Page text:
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disincentivizing people from seeking tests. they're thinking i don't even want to know if i'm positive. we're seeing the nfl stopping testing for their asymptomatic vaccinated players. i think having a test-to-return policy, shortening that period will help us to actually get people to test more. >> that's a good point. test-to-return, a good way of phrasing it. dr. leana wen, thanks for joining us. just minutes from now president biden set to meet with his cabinet and ceos from several large companies on how to deal with continuing supply chain delays. we'll bring that to you live when he speaks. plus, the white house remains adamant that the president and senator joe manchin will, in biden's words, get something done after manchin torpedoed a key piece of biden's economic agenda. did a meeting of senate democrats last night bring hope for compromise. jury deliberations in the
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trial for ghislaine maxwell are under way. it's the last day inside the courtroom before christmas. possible to see a verdict before then. i could use some help showing the world how liberty mutual customizes their car insurance so they only pay for what they need. (gasps) ♪ did it work? only pay for what you need ♪ liberty. liberty. liberty. liberty. ♪ spider-man no way home in theaters december 17th ♪“i got you babe” by etta james♪ ♪ get groceries, gifts, & more fast and easy. so last minute guests are the only thing you'll be waiting on. ♪ joy. fully. ♪ age before beauty? why not both? visibly diminish wrinkled skin in... crepe corrector lotion... only from gold bond.
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right now jurors in the ghislaine maxwell sex trafficking trial are back into the deliberation room. they met for eight hours yesterday. today is supposed to be the final day of deliberations this week before the court closes for the holidays. cnn's kara scannell is in new york following developments there. kara, they sent a number of questions to the judge yesterday. oftentimes these questions can indicate to some degree what they're focusing on. what specifically are they asking? >> reporter: jim, that's right. they sent five notes yesterday, three of them on substantive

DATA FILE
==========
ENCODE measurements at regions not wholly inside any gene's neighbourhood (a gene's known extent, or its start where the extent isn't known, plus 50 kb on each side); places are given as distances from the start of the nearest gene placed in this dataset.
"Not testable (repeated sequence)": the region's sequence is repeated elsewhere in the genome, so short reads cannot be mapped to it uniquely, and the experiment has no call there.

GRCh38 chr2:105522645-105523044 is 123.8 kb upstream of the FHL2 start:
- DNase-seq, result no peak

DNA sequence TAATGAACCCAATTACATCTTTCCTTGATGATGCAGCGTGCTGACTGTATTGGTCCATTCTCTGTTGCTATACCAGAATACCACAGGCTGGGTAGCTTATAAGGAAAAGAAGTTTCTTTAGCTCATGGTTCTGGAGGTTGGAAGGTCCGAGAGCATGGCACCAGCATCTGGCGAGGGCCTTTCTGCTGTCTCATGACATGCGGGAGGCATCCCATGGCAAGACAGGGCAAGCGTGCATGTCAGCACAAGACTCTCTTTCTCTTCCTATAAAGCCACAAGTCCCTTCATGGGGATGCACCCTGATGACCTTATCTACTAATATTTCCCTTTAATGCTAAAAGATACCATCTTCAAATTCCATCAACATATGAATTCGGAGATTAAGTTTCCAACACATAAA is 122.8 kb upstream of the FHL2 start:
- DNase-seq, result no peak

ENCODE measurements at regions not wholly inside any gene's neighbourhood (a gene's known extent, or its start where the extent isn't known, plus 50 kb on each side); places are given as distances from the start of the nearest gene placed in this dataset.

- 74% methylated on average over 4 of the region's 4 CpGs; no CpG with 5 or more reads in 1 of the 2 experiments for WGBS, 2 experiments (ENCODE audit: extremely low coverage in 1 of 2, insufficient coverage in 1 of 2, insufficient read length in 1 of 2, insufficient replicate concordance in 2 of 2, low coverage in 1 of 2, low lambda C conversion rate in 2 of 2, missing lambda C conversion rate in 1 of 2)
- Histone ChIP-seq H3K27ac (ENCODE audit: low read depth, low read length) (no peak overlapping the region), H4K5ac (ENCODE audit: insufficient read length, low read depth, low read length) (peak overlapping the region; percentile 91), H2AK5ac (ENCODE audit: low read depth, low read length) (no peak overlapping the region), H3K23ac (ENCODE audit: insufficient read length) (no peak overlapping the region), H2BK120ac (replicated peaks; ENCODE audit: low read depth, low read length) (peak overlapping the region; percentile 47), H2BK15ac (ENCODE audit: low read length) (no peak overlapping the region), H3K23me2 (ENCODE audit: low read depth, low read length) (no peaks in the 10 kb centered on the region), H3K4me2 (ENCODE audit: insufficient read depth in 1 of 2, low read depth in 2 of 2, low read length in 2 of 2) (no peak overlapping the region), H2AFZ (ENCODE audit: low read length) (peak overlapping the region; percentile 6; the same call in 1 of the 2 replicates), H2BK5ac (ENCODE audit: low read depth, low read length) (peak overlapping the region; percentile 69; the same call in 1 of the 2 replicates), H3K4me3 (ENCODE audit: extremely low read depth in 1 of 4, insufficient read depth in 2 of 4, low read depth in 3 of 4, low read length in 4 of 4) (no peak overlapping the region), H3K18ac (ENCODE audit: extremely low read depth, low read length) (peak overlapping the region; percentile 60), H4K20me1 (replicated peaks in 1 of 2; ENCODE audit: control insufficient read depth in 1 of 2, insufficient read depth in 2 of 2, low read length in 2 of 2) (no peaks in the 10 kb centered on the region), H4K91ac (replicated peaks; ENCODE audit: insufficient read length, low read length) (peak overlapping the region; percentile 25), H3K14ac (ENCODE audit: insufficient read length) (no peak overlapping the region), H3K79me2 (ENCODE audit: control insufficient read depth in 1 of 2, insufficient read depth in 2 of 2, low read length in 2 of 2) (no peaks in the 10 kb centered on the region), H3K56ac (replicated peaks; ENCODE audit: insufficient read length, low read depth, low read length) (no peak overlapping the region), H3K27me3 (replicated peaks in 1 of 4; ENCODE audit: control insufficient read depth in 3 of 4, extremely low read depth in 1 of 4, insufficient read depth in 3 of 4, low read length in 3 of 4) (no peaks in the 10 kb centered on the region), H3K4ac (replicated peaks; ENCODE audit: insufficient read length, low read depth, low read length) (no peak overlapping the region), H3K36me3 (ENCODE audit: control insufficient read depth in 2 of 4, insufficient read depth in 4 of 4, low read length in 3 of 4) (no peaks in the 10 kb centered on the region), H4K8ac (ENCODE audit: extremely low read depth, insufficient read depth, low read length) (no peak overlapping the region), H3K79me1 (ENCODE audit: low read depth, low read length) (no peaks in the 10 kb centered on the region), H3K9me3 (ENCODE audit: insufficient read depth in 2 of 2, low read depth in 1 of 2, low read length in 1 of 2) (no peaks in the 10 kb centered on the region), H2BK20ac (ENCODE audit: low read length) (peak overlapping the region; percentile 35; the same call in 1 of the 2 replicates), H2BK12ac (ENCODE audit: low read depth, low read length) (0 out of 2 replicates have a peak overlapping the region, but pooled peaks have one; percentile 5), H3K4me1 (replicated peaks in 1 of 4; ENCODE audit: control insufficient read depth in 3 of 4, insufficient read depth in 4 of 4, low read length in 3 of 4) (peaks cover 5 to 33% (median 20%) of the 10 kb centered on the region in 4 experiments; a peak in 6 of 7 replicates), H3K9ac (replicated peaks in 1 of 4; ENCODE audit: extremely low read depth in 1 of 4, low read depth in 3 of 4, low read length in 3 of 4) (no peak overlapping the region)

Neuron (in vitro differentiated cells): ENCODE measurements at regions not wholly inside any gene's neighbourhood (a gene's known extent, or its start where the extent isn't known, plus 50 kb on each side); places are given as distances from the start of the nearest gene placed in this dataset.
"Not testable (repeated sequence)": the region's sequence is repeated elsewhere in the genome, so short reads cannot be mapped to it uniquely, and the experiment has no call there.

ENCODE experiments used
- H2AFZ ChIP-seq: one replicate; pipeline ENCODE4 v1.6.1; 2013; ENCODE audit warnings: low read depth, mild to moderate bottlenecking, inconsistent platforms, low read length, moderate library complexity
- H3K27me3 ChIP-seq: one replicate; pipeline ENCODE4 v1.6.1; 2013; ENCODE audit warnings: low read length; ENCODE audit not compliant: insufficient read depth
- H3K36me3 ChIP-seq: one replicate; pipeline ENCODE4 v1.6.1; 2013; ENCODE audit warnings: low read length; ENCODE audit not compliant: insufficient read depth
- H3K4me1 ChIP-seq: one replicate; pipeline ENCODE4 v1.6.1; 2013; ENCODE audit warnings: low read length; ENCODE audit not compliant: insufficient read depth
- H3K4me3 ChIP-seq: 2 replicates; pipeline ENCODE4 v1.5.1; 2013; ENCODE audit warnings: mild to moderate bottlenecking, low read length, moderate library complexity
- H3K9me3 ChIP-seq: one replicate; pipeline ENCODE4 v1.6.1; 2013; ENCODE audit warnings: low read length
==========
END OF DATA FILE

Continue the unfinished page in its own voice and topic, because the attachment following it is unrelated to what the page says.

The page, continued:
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issues of evidence and the law. the first note, they wanted to see the testimony of three of the four accusers, annie farmer who testified that she was molested by maxwell in new mexico. jane who testified she was sexually abused by jeffrey epstein and maxwell in palm beach and in new york and also carolyn who testified that she was paid hundreds of dollars in cash to give epstein sexualized massages. she testified that maxwell had arranged several of these phone calls to arrange the massages. so these women all testifying that they were abused when they were 14 and 16 years old. the jury also then asked to see the fbi notes of a 2007 interview with carolyn. those notes were critical to the defense's cross examination of her because she testified about all these interactions with maxwell in the 2007 interview. she didn't mention maxwell by name at all. she only described there being an older woman with short black hair who had an accent. that's something the defense
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really capitalized on. that was something that they asked -- the jury is asking to see, but that is not in evidence. the judge did not send that back. when carolyn was asked by prosecutors, she said the reason she didn't mention maxwell is because no one asked about her. also, the last note of the day, the jury said they wanted to know whether they could consider the testimony of annie farmer when looking at some of these conspiracy charges. the judge said they absolutely could. that could hit the other way for the defense. it's very hard to interpret what the jury is thinking here. a bunch of notes, an active jury. they've been deliberating now for about ten hours. this deliberation could continue today obviously until they reach a verdict. the judge is giving them the option to return tomorrow if they want to. we haven't heard yet if they're going to do that. jim. >> kara scannell outside the courthouse, thanks so much. let's speak to jennifer rodgers, former federal prosecutor herself. good to have you here.